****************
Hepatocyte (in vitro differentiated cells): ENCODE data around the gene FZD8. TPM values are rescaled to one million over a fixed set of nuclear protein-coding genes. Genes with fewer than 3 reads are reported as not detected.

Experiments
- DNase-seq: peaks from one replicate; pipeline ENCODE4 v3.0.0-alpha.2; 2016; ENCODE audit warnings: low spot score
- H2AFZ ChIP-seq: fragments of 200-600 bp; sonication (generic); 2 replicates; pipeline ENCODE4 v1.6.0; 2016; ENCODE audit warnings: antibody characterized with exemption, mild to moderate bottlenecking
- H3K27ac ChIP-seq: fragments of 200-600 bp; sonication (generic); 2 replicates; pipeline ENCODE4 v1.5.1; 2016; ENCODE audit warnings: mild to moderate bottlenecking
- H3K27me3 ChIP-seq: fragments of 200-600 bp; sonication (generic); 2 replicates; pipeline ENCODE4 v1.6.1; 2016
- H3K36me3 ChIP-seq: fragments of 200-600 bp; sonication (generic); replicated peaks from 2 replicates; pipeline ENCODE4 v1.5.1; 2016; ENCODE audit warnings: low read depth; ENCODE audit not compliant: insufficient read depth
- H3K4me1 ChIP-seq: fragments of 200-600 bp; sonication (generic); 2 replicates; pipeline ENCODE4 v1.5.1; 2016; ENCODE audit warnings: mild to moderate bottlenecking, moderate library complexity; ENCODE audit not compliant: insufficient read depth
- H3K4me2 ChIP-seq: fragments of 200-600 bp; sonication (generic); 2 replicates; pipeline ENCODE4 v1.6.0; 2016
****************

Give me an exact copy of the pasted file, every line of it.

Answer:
Hepatocyte (in vitro differentiated cells): ENCODE data around the gene FZD8. TPM values are rescaled to one million over a fixed set of nuclear protein-coding genes. Genes with fewer than 3 reads are reported as not detected.

Experiments
- DNase-seq: peaks from one replicate; pipeline ENCODE4 v3.0.0-alpha.2; 2016; ENCODE audit warnings: low spot score
- H2AFZ ChIP-seq: fragments of 200-600 bp; sonication (generic); 2 replicates; pipeline ENCODE4 v1.6.0; 2016; ENCODE audit warnings: antibody characterized with exemption, mild to moderate bottlenecking
- H3K27ac ChIP-seq: fragments of 200-600 bp; sonication (generic); 2 replicates; pipeline ENCODE4 v1.5.1; 2016; ENCODE audit warnings: mild to moderate bottlenecking
- H3K27me3 ChIP-seq: fragments of 200-600 bp; sonication (generic); 2 replicates; pipeline ENCODE4 v1.6.1; 2016
- H3K36me3 ChIP-seq: fragments of 200-600 bp; sonication (generic); replicated peaks from 2 replicates; pipeline ENCODE4 v1.5.1; 2016; ENCODE audit warnings: low read depth; ENCODE audit not compliant: insufficient read depth
- H3K4me1 ChIP-seq: fragments of 200-600 bp; sonication (generic); 2 replicates; pipeline ENCODE4 v1.5.1; 2016; ENCODE audit warnings: mild to moderate bottlenecking, moderate library complexity; ENCODE audit not compliant: insufficient read depth
- H3K4me2 ChIP-seq: fragments of 200-600 bp; sonication (generic); 2 replicates; pipeline ENCODE4 v1.6.0; 2016